One Of The Top Managers In The USA

Mr Timothy D. Armour is a highly skilled and successful businessman. He is at the position of Chairman of Capital Group which is a leading company that works in the field of capital management.

He was offered the position of chairman in the early months of 2015 and ever since he assumed the post, the company of Capital Group has been reaching new heights. His education Mr Timothy D. Armour received from the Middlebury College. He majored in Economics and received a bachelor’s degree.

Mr Timothy D. Armour started out at the company from the bottom like most of his colleagues in leadership. He was a part of the Associates Program, and through his efforts, he managed to move up the ladder. The responsibility of Mr. Timothy D. Armour currently includes the Department of capital research as well as overlooking and making sure that the management committee of the company is achieving results according to the standard of Capital Group.

Among his passions is editorial writing. Mr Timothy D. Armour has published a large number of articles that give insight in his line of work. In 2016, the Wall Street Journal also talked about the successful businessman. He was interviewed on the makings of a good manager. Mr Timothy D. Armour shared his top tips on how to be a good and irreplaceable manager. One should know their profession inside out and have a great analytical skill that will achieve the result a company needs – lasting improvement of growth and revenue.

Read more: You Don’t Have to Settle for Average Investing Returns. Here’s Why

How Does Eric Lefkofsky Think Startups Can Leverage Accelerated Disruption?

There are numerous companies out there, each offering its own products or services. Why isn’t there simply one mega multinational corporation, offering all you need for life? Startups are able to survive, when they leverage Eric Lefkofsky’s concept of “Accelerated Disruption.”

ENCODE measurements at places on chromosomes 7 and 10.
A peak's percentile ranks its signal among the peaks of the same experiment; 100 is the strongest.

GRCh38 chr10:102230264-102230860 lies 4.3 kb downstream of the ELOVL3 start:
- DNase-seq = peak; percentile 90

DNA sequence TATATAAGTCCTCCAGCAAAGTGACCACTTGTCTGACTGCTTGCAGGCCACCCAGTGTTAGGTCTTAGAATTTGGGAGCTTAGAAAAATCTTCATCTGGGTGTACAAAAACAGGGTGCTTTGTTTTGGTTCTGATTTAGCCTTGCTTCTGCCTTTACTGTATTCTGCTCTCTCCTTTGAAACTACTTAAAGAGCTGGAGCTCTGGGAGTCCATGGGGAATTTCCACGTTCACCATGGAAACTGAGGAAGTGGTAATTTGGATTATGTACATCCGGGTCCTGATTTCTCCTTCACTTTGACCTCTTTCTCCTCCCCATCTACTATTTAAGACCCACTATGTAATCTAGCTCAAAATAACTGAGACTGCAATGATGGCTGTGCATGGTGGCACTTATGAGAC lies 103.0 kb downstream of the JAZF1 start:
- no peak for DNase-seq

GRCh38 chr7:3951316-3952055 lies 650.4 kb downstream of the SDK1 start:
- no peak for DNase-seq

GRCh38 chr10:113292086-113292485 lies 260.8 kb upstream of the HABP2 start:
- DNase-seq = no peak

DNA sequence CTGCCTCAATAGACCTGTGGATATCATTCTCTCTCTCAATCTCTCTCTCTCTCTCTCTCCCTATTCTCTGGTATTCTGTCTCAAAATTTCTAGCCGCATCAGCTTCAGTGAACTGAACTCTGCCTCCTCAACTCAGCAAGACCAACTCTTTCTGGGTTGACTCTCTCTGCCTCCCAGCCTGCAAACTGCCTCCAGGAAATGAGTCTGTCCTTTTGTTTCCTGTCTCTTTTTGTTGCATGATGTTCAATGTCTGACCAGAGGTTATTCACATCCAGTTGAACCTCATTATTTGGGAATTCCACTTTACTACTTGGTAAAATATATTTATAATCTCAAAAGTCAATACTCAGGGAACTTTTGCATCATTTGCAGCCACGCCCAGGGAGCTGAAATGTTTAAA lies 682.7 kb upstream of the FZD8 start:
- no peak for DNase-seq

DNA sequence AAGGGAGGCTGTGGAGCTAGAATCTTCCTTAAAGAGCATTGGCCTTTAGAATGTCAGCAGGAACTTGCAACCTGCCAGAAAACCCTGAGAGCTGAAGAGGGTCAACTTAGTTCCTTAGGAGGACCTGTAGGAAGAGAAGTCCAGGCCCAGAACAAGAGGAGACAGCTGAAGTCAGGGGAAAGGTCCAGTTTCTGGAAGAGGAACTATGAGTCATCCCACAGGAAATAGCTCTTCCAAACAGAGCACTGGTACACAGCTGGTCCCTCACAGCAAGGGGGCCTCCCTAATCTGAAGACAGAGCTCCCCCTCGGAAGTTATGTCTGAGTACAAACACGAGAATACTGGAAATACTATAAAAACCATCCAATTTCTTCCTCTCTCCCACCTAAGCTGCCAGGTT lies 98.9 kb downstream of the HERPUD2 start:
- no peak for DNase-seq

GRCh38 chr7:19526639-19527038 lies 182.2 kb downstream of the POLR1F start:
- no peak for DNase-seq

“Planned Obsolescence”

 

In football and business, many war analogies are used. Divide and conquer, seek and destroy, and swimming with the sharks. The concept of “Planned Obsolescence” is one of these unspoken rules of increasing business profits.

 

Why are modern automobiles “totaled” when they have a minor “fender bender?” Because the plastic, Styrofoam fenders are merely decorative and serve no real protective purpose. Plus, car makers can sell more parts through insurance companies after accidents. View linkedin.com for other details.

 

“Creative Destruction”

 

The automobile industry understands “which side of their bread is buttered.” In the 1920’s, there were many fully functioning street cars, making it easy for people to get around using public transportation. Is public transportation good for those selling private cars?

 

“Nyet.”

 

So, the Detroit Captains of Industry started buying up the street cars. “General Motors began systematically buying streetcar lines and then shutting them down, leaving millions of Americans without viable public transportation options. Its motive? To ensure a market for its still-novel personal transportation technology. Rather than walk, the idea was, people would buy Buicks.” Was this an example of “Creative Destruction?”

 

“Yes.”

 

“Accelerated Disruption”

 

Another example of this “replacement” strategy was when the Europeans arrived and slaughtered all the American Buffalo. This was an example of “Accelerated Disruption.” The Native-Americans did not need European manufactured foods because they could go out and hunt. So, the Europeans destroyed the wild game. Check this site, http://lefkofskyfoundation.com/about-eric-lefkofsky/.

 

The Europeans were the “new kids on the block.” They established their hegemony, forcing the Native-Americans to give them their business. The startup hopes to do the same. Click Here.

 

It might have an innovative product or service. Its brand “newness” is a key comparative advantage. Startups can leverage “Accelerated Disruption” by forcing others to purchase their merchandise or accept their market presence. Rather than taking it slow, startup can simply accelerate the evolution process. The “aggressive bird gets the worm.”

Read More Article on tempus.com.